By Johan Keyter 6 December 2010


Assassin's Creed Brotherhood sees players once again strapping on the renaissance boots of Ezio Auditore as he tries to defend the world from the insidious Templar order.

Taking place directly after Assassin's Creed II, the game may not be the best for newcomers to pick up as far as story is concerned, but with its rich and fluid gameplay and impressive multiplayer features, Brotherhood can find appeal in almost any gamer.
The story starts as Ezio returns to the villa in Monteriggioni, your base in the second game, for a well deserved break. Of course events does not unfold as serenely as planned as Cesare Borgia, the son of Rodrigo Borgia (the second game's antagonist), shows up and devastatingly attacks the villa.
With the villa, an important artifact and several allies lost in the battle, Ezio is left virtually on his own again as he returns to Rome to start exacting revenge on the Borgia order. Of course, as any Assassin's Creed veteran will know, throughout the game players actually take on the role of Desmond Miles, a distant relative of Ezio as he relives Ezio’s memories using a device known as the animus. Desmond lives in our time (or in 2012 at least), and a few missions see you taking control of him directly, usually for some puzzle-based jumping sequences. The ending sequence also features Desmond, but we'll leave those details for you to uncover.
Brotherhood is definitely a beautiful beast, with expansive renaissance vistas and intricately detailed pieces of historic architecture to explore. A couple of times we found ourselves simply stopping to admire the scenery from one of Rome's many vantage points. Be it the sun glinting off a passing horseman's armour to the dramatically explosive firing of rudimentary cannons, the game is worthy of tons of graphical praise.
The entire city of Rome is detailed beyond imagination. Old time players may have gotten used to impressive locations in Jerusalem and Venice, but they're nothing compared to the majesty of Rome. From scaling the crumbling walls of the Colosseum to witnessing the emergence of renaissance culture in the city, everything is presented in a colourful and vibrant light. And don't think historical accuracy has been shunned in this modern-day remake, for every new area or important building you explore the game will provide an informative entry regarding its inception and history.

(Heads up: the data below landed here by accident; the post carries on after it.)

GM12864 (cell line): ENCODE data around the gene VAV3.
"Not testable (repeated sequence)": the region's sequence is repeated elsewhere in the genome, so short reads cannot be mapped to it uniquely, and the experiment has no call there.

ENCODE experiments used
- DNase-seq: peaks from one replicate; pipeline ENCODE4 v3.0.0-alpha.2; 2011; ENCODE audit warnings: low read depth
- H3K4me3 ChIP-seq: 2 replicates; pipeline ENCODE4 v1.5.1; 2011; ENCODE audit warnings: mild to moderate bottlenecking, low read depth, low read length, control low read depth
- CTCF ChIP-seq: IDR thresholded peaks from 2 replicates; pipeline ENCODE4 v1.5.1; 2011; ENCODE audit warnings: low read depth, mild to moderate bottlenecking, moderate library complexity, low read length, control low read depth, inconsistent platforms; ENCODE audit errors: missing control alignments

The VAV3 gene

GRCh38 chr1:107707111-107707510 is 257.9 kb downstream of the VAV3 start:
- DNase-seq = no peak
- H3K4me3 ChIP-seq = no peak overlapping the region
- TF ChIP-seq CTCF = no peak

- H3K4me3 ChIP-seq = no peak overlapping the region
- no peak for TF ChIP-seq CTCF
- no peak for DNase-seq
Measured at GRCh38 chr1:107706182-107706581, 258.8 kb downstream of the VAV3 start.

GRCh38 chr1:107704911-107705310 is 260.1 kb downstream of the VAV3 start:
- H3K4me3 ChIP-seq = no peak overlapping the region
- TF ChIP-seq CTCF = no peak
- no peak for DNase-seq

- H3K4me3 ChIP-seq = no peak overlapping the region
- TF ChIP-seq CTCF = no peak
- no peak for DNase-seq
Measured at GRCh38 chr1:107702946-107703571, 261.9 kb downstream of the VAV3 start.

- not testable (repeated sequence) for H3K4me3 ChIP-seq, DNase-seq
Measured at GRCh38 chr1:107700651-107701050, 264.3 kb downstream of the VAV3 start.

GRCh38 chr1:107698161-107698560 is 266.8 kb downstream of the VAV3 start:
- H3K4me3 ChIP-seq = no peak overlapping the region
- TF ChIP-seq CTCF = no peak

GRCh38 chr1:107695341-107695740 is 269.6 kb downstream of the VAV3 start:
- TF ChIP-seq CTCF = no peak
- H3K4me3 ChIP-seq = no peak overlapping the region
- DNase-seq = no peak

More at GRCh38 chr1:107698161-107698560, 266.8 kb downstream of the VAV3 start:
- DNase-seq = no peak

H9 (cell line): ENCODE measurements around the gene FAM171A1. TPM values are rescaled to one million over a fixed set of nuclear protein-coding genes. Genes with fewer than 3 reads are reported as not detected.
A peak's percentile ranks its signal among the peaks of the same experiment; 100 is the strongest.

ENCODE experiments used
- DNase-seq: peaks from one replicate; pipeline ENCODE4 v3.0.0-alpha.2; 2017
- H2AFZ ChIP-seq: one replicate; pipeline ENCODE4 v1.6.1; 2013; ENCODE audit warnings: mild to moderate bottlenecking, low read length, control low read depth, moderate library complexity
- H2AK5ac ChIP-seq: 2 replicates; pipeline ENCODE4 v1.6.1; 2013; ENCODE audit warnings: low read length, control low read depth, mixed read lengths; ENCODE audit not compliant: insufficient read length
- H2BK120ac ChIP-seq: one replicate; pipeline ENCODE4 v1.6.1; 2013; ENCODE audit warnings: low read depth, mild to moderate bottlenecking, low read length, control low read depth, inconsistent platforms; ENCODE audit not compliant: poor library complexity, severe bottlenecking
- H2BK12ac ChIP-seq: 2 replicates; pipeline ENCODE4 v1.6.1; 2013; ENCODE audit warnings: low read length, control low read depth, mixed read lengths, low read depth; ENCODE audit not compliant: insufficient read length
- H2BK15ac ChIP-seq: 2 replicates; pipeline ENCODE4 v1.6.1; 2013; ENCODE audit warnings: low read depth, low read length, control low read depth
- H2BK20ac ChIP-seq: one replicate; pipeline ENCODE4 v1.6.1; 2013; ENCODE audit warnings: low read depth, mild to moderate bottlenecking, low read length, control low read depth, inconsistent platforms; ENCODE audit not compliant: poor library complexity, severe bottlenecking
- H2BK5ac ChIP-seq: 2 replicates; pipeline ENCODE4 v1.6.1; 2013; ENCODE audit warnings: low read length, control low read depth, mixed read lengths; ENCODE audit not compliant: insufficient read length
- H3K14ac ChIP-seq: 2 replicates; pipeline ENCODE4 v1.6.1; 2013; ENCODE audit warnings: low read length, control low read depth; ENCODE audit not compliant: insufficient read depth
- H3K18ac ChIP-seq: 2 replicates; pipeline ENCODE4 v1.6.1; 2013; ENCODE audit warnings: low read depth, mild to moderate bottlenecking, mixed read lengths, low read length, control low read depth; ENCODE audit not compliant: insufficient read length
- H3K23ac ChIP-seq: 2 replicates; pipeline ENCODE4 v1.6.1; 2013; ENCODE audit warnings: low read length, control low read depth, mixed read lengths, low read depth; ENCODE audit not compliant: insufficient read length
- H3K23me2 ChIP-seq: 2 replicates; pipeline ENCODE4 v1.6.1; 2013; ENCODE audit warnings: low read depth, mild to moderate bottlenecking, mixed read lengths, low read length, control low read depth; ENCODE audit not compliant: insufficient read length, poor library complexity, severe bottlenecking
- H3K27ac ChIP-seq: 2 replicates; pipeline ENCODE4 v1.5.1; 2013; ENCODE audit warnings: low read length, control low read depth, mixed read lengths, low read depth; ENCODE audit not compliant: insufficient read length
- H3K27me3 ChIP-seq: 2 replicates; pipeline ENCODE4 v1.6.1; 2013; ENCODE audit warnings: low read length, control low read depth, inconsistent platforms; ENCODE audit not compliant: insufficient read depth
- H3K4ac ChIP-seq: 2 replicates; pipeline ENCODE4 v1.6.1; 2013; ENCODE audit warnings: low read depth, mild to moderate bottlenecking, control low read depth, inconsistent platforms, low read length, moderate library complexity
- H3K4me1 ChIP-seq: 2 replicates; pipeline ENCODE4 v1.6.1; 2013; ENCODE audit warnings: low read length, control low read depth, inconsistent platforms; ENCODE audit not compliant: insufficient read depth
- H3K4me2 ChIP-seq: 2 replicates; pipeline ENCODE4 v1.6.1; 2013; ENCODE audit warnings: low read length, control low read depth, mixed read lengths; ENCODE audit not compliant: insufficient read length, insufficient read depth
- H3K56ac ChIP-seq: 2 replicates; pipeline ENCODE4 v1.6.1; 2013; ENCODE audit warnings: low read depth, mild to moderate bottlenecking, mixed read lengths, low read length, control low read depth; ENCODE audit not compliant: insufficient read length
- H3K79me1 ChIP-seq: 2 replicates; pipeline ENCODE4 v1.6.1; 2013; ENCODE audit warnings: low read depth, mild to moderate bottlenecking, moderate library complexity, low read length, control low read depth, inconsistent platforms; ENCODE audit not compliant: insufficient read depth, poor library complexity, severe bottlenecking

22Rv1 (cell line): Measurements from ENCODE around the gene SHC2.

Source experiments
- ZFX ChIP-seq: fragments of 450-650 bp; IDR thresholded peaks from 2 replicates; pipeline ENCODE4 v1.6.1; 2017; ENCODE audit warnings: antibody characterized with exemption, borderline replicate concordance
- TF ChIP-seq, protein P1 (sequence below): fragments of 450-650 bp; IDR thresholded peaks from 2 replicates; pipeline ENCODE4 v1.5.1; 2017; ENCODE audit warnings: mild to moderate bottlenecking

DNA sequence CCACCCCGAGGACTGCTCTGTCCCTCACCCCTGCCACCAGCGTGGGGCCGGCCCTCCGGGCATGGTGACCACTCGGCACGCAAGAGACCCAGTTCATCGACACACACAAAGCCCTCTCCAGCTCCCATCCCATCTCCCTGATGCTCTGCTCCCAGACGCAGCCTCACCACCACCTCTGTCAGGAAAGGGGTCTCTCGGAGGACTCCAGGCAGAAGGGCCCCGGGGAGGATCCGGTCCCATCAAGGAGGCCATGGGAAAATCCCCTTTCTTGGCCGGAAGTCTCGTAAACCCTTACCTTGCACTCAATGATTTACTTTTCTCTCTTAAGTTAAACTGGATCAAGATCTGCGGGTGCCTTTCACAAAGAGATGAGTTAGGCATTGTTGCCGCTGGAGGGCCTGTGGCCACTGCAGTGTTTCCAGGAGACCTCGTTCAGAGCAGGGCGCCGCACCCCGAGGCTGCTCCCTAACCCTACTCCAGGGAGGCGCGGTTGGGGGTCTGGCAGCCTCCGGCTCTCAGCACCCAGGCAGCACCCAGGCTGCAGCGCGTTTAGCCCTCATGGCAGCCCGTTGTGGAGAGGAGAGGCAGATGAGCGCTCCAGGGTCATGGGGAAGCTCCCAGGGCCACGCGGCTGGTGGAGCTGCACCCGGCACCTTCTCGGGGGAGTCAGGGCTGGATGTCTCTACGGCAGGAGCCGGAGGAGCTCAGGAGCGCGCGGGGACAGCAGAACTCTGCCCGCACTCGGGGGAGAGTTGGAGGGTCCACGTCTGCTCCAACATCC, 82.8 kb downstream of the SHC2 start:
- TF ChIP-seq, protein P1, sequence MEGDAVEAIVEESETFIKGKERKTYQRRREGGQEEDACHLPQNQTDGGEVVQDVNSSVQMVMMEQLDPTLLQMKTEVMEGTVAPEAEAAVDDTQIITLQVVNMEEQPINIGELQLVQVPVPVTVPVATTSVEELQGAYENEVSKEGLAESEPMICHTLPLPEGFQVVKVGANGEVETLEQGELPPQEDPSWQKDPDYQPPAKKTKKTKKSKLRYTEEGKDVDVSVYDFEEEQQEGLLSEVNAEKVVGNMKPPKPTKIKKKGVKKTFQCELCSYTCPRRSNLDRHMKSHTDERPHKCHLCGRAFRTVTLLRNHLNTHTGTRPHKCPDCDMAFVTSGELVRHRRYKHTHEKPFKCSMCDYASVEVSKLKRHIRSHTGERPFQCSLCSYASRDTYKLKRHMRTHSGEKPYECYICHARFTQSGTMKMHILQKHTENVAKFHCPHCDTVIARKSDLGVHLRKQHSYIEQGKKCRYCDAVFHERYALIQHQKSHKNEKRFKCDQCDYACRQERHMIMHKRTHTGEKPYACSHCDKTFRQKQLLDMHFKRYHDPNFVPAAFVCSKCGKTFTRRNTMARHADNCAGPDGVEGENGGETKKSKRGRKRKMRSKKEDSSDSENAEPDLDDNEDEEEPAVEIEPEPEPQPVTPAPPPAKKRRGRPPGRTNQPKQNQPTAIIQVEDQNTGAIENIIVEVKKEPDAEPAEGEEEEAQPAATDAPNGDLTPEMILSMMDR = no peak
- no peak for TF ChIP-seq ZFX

Sound in the game also felt natural and was largely an impressive affair. The soundtrack keeps a tight rein on the action while realistic environmental sounds (the clanging of swords or the clattering of hoofs) keeps you concentrated on the action at hand. The voice acting was generally done well but we did find the heavy Italian accents on some characters to become a little over-exaggerated as the game wore on.
Brotherhood’s standard gameplay shares a ton of features with ACII, with movement and basic attacks staying generally the same, although Ubisoft Montreal did add a couple of new touches. Still, most of the single player campaign will have you fulfilling assassination contracts and the like in a similar fashion to previous games.
As players explore the vast city of Rome they will find that the Borgia has divided it into different districts, each controlled by a Borgia tower and each influencing that particular area by making shops inaccessible and having an annoying number of guards patrolling the streets around it. The first step in liberating the city from Borgia rule is to destroy these towers. Players do this by assassinating the captain commanding each tower (obviously a lot more difficult than it sounds) and then scaling the tower with Ezio's ninja-like acrobatic skills to set it on fire.
Once the tower is destroyed players gain access to whatever businesses were operating in its shadows, from stables to blacksmiths and banks. Players can then renovate these shops to give Ezio an increased amount of income as he continues on his crusade.
Help is on the way
Brotherhood also introduces allied assassins to its single player campaign to help in the good fight. As you destroy Borgia towers assassin apprentice slots will open up, allowing the player to rescue and recruit an ordinary citizen from the streets of Rome, turning him or her into an allied assassin. These assassins can be called on by targeting an enemy and pressing the left trigger, they will then attack the target in different ways, ranging from riding up on horseback to dropping down from the rafters, depending on the location and their skill.